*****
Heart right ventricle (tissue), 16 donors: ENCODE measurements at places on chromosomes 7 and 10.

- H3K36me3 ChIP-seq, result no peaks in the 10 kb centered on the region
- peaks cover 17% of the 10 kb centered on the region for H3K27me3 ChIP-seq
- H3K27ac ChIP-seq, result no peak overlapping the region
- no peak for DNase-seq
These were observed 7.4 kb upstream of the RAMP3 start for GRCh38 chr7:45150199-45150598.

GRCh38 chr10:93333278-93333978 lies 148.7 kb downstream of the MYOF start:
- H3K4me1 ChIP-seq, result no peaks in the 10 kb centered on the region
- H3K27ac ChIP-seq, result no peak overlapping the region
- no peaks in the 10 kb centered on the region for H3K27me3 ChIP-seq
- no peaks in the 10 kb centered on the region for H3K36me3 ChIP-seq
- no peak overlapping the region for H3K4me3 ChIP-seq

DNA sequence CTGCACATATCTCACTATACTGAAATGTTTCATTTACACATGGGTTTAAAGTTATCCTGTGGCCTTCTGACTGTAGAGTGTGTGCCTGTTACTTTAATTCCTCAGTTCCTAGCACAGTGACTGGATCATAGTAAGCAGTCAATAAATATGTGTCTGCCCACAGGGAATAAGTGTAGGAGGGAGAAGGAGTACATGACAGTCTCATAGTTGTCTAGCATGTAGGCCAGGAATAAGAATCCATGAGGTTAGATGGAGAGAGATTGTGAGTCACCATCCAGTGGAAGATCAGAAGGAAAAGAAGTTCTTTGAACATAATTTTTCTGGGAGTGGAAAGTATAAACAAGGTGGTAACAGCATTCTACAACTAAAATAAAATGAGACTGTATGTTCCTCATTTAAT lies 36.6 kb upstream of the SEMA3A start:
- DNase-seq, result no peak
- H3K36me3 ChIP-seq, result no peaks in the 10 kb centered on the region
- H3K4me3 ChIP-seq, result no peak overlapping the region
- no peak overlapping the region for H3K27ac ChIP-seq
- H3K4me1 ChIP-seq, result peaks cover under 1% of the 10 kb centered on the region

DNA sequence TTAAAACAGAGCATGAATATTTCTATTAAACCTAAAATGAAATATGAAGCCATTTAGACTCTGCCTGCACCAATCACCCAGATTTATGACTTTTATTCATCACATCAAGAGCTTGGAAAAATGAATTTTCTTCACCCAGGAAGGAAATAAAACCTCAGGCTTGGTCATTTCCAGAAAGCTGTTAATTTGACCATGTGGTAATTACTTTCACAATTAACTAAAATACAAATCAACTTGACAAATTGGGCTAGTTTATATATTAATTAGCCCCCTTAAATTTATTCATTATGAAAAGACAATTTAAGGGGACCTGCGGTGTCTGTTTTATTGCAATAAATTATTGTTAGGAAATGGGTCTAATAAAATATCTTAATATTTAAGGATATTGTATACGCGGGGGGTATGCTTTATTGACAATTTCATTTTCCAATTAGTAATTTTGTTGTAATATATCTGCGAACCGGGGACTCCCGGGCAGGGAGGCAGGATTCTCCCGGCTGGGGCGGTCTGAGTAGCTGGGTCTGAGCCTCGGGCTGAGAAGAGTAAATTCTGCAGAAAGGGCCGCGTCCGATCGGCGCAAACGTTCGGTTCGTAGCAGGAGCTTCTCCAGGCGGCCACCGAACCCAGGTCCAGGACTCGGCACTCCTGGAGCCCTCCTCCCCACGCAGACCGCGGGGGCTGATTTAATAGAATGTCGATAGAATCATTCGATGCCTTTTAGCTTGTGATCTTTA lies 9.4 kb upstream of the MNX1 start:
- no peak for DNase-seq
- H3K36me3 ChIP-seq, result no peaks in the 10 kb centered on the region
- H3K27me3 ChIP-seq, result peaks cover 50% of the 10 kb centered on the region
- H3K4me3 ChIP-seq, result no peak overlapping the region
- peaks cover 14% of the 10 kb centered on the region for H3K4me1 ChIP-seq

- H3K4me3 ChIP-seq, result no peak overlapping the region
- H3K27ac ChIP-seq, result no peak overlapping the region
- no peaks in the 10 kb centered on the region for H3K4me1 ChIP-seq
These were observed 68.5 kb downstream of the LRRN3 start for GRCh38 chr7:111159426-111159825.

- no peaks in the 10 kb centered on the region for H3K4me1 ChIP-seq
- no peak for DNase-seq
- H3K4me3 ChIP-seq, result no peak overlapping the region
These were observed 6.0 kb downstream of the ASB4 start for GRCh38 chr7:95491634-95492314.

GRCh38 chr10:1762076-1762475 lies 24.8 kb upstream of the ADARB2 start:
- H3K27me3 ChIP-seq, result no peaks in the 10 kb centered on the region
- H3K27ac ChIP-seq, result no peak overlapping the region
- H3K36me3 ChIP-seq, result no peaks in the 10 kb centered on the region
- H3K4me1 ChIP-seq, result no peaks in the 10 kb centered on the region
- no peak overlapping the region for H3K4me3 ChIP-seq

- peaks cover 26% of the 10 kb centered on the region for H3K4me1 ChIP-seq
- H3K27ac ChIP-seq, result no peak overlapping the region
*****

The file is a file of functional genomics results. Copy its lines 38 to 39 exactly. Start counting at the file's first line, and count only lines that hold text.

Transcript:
- no peak overlapping the region for H3K4me3 ChIP-seq

- peaks cover 26% of the 10 kb centered on the region for H3K4me1 ChIP-seq